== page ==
B: The re-writing and editing is the tedious part – but it’s needed! Killing off lines and paragraphs that you love, but turns out doesn’t fit the story, well it has to go! When you have a plan for the story and the characters and when you write, the characters take you somewhere else – it’s like having these live people inside your head doing their own thing, and sometimes you just have to type away and let them do their things – and it can be better than you imagined! Knowing that you’ve made the right decision is tough. There can be places where you come to a cross roads, or need to kill off a character or save them, or have them do something drastic that you know they will never be able to recover from –and that can be tough. To be an evil master who chooses the tough life for these people that you’ve fallen in love with, but knowing it’s ultimately right for the story.
S: What does literary success looks like to you?
B: When word of mouth becomes the norm. People recommending my books to their friends, it’s pretty powerful. There are so many books out there, and for someone to tell their friends about my book that they just read, that’s a pretty big deal. And for people to fall in love with the characters as much as I did – it’s like someone really liking your kid, and you’re like, hell yeah, I made that!
S: Do you get writer’s block? How do you deal with it?
B: Yes, but I don’t have time to sit at the computer until it goes away. I’m trying this new thing of writing two books at once, and so far it’s working. If I don’t want to write or edit one of them, I switch over to the other for a fresh look! Also, I have two young kids, and I work part time in the evenings and two mornings when they are in school. So basically, I’m still running a house, looking after kids and homework and school runs and then running out the house to work. If I get two hours to write, and I have a block, then I do house work. I cook the dinner. I get on with my day, and I think about the scene when I’m busy or when I’m driving to work, and I might make myself some notes or voice messages. Normally by bed time, the scene has worked itself out, and I sit down and speed type it out before I fall asleep!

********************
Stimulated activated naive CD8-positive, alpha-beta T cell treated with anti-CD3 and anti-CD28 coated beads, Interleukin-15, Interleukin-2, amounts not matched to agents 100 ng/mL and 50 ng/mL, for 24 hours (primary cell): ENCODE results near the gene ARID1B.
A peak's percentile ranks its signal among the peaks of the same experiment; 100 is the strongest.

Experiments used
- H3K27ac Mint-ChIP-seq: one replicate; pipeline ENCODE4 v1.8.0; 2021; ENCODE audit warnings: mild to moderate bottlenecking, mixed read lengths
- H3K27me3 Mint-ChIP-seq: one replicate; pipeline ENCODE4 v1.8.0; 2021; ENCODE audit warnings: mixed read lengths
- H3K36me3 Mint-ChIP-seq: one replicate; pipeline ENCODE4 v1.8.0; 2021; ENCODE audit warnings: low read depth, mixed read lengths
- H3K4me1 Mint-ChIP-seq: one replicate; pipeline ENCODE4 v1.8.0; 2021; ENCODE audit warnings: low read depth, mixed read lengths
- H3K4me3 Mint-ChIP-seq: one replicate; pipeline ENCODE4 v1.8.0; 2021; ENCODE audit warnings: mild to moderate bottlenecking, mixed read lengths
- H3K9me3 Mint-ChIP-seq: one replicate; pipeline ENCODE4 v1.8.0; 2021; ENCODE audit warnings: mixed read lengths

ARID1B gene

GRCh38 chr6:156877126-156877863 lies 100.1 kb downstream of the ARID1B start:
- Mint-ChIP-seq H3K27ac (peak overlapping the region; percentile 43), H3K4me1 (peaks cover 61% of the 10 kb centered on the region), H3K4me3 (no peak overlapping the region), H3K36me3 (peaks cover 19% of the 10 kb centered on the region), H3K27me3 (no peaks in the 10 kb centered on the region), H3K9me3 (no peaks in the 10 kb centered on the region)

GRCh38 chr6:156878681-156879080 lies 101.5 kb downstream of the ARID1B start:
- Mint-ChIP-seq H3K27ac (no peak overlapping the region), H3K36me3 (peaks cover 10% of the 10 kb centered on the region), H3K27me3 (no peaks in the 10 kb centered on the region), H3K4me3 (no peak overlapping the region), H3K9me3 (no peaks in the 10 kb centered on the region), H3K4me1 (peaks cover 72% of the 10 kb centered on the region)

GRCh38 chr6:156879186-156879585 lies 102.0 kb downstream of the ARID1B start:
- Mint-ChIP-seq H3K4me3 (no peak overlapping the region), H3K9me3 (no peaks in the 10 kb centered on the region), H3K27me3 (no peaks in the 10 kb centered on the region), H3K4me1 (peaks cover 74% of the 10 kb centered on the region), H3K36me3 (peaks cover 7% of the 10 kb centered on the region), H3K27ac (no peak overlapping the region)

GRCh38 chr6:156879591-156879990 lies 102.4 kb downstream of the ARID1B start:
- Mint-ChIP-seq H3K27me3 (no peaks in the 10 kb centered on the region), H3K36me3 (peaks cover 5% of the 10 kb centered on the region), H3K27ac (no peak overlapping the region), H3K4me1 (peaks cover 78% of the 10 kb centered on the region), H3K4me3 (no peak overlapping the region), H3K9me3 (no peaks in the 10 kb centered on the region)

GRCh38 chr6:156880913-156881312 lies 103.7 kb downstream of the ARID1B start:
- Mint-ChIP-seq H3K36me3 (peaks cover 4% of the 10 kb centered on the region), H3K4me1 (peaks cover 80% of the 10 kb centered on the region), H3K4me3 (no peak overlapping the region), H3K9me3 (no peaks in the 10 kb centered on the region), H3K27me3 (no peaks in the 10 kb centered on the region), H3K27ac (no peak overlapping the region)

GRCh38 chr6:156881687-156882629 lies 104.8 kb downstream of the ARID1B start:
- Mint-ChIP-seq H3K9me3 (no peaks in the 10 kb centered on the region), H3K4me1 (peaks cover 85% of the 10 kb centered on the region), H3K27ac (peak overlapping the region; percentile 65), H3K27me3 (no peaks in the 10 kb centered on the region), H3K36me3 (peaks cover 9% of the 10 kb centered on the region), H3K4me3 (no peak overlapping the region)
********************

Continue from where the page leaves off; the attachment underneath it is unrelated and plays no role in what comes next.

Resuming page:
I’m about to start this new alpha reader swap with an author friend of mine. I’ve never used an alpha reader before, but basically you exchange chapter at a time, and discuss where you want to go and have a chat back and forth. (unlike a beta reader who gets the full book when it’s been completed and lightly edited)They will help focus your idea and make sure you making sense in the rambling stages, so I’m looking forward to that! Plus it means I get to read Carly Marino’s new book early! Ha!
S: What are the top five items on your bucket list?
B: I don’t really have one. I wanted to do a lot of travelling before I grew up, and I did that (the travelling, not necessarily growing up). Writing a book was also a wish list thing.
I’d love to get back into the travelling when the kids are older. Maybe some city breaks, and tick off some more European destinations and wonders of the world things. I’d love to go back to Australia! Does winning the lottery count as a bucket list thing?
Thanks Brona for taking the time to answer my questions.
Your welcome, it was fun!
Brona Mills has defied the odds of overcoming dyslexia and failing High School English to become an author. Her first book, A Time for Everything, has been met with great reviews from both the romance readers and the sci-fi time travel lovers, that Brona kept the series going. Book two in the connected series, The Same Time is out 23rd April, and Brona’s not stopping there. She is currently working on two other projects, a novella in the connected Time Series, and a new stand alone time travel novel with a dystopian element.